Isometric exercise is a dimension to fitness that gives it more depths and benefits the body dramatically. While it remains largely unexplored by the casual gym-goer, learning and practicing its technique will add far greater range and meaning to your workouts.
To understand what is isometric, it’s important to understand the other forms of movement that are used in fitness. There are simply 3 categories of exercises/ contraction and they include isotonic, isometric and isokinetic.
In order to move, the muscles of the body contract which means they must either shorten, lengthen, or remain the same. The first category is isotonic, which describes the muscle changing length in two ways- concentrically or eccentrically. Isotonic eccentric contractions occur when the muscles shorten under tension, like the shortening of the bicep during the upward phase of a bicep curl. Isotonic eccentric contractions happen when the muscle lengthens, for example the quads during the lowering phase of a squat.
Isometric contractions happen when when the muscles contract without the lengthening or shortening of the muscles. This is what we call a static contraction. A popular example would be the plank during which the muscles of the core remain stationary but engaged throughout the entire set.
And last but not least are isokinetic contractions. These contractions happens when a muscle changes length during an exercise, but generates movements of a constant speed. You’ve likely seen it done several times while riding or watching others ride a stationary bike- the resistance of the bike is subject to change, but the revolutions per minute remain the same.
Maximal And Sub-Maximal Contractions
Even if the workout isn’t entirely isometric, adding a few iso-exercises into a workout session will do wonders for adding variety and stimulating muscle growth. The beauty is that isometric exercise can be manipulated to suit your workout needs. Isometric exercises can be performed submaximally, meaning they don’t require 100% exertion to be effective.
For example holding your arms out at your side during a lateral raise. The force that you’d use to keep the weight suspended isn’t maximal, considering maximal effort would raise the dombbells higher creating a change in muscle length and joint angle. However if you keep the muscle under tension long enough- maximal effort won’t be necessary because you’ll feel the burn like nothing else.
That’s not to say maximal isometric exercise doesn’t have its place. A common form is static strength training with exercises like pushing against a wall, which causes maximal exertion with no changes of length or position in the muscles or joints.
While maximal iso-exercise is predominantly used for strength conditioning and submaximal for rehabilitation, both can have a profound effect on isometric muscle strength and muscle hypertrophy.
Benefits Of Isometric Exercise
The true value of any form of exercise is in it’s benefits, and isometric exercise has plenty. Physiotherapists often use it for it’s healing properties, developing strength in affected muscle groups without putting too much pressure on an injured muscle or joint. It can also serve as a great starting place for beginners who are new to fitness and want a form of exercise that poses far fewer risks than dynamic exercise.
Relieves Tendon Pain
Isometric exercise is one of the most common (and inexpensive) ways of relieving pain in tendons throughout the body that suffer from tendinopathy. It remains a go-to for physical therapists in the field as a tool for rehabilitation, but even for the casual fitness enthusiast it can be useful for managing minor lifting injuries. When too much stress is placed on a tendon faster than it can recover, the affected area goes through a vicious cycle of disrepair and deterioration.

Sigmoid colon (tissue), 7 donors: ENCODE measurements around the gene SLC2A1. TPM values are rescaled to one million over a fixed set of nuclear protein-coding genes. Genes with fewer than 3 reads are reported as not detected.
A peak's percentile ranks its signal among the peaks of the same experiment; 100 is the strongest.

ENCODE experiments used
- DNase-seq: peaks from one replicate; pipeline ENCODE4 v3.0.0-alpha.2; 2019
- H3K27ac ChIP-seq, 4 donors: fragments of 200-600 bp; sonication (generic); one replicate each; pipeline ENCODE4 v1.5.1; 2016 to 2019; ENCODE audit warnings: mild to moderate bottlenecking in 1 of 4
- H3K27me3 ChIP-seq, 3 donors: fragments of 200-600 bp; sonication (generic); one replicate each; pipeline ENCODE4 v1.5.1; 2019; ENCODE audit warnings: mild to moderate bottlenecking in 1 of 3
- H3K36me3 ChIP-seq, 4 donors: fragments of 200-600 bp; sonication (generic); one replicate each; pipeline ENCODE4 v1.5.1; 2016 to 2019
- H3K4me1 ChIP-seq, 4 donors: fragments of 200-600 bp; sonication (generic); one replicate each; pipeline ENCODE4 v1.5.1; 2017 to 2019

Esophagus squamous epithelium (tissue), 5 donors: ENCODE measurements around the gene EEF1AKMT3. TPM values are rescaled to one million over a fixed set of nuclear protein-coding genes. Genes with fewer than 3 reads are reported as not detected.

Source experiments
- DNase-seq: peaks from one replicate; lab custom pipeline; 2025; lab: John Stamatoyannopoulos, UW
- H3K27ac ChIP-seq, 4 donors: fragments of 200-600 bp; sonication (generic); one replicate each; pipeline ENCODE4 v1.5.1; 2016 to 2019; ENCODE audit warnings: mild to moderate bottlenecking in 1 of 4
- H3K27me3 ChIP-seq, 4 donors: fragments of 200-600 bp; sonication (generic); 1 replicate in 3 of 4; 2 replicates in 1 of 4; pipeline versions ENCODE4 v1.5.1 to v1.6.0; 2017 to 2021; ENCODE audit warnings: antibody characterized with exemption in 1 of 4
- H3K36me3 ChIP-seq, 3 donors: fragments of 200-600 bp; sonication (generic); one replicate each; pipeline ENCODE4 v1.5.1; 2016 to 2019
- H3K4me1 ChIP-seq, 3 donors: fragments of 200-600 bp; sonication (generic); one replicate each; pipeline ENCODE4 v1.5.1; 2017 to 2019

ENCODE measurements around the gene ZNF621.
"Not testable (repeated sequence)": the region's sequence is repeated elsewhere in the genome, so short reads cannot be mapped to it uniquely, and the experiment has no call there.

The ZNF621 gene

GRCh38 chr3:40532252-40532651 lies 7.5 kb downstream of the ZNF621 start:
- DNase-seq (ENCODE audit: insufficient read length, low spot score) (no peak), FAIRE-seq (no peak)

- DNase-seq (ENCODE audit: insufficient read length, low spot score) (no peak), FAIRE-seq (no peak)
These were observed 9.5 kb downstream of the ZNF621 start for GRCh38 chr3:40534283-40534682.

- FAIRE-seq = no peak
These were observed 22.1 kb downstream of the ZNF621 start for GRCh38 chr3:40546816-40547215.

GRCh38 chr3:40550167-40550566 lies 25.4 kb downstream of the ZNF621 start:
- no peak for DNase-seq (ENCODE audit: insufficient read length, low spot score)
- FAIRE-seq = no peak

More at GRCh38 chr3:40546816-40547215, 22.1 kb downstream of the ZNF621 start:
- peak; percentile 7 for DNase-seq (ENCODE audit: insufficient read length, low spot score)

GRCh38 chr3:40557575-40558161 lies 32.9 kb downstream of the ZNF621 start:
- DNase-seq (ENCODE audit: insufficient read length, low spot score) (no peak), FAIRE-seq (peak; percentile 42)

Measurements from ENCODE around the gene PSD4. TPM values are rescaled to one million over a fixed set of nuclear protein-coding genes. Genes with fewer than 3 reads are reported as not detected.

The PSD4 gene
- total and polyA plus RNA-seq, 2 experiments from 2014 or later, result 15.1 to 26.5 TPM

Putting an inflamed tendon through isometric contractions can help to down regulate its pain response and trigger the healing process.
Another benefit of isometric exercise is its contribution to strength gains. Isometric strength training (IST) has been shown to produce less fatigue while resulting in better angle specific strength improvements compared to dynamic strength training. This can be very advantageous, especially for athletes who:
– Are looking to improve sports related dynamic movements for running, jumping or cycling
– Want to avoid getting too fatigued while still developing positive neuromuscular adaptations
– Want to improve strength at a less than ideal joint angle
To increase muscle hypertrophy with isometric exercise, it’s recommended that you perform IST at around 70 to 75% of the maximal contraction while sustaining that same contraction for 3 to 30 seconds per repetition.
For maximal strength gains, IST should be done between 80 to 100% of maximal exertion while holding the contraction for 1-5 seconds per repetition (1).
Reduces Blood Pressure
While there are several forms of exercise that have beneficial effects on blood pressure, isometric exercise has been known for producing significant improvements in both systolic and diastolic pressures. In two studies measuring contractions of 30% and 50% maximal effort respectively found that all subjects had drastic decline in resting systolic and diastolic blood pressures (2).
Very Little Equipment Is Necessary
A lot of the exercises that are classified as isometric don’t require any equipment. When you think about the popular exercises like planks or wall sits, they are usually body weight exercises with very little equipment needed to create extra resistance.
Exercises like the ever -popular plank get the most shine in the isometric category. However if you can hold a muscle in a static position, there is an isometric exercise for it. You can be sure there is an abundance of isometric exercises for every muscle group. While it would take me a lot longer than you prefer to list them all, I’ve listed a few categories you might find useful on your fitness journey.
Isometric Shoulder Exercises
It’s an understatement to say developing strong , functional shoulders is important. As one of the prime movers of the arm, isometric shoulder exercises are essential for maintaining proper range of motion, , functional mobility, and strength. Here are a few isometric shoulder exercises to get the job done.
Isometric Shoulder Abduction
- Standing a few inches from the wall, touch the outer portion of your hand against the wall. The shoulder on the same side should be a few inches away from the wall.
- You can put a towel between your hand and the wall for added comfort, but with a clenched fist lightly press you’re your hand against the wall. You can add more or less pressure depending on the desired intensity, but either way you should feel the resistance building throughout your arm – especially in your shoulders.
- When the timed repetition is complete, relax your hand to relieve the tension. Perform 10 -15 reps (a few seconds each rep) and switch arms.
Isometric Shoulder External Rotation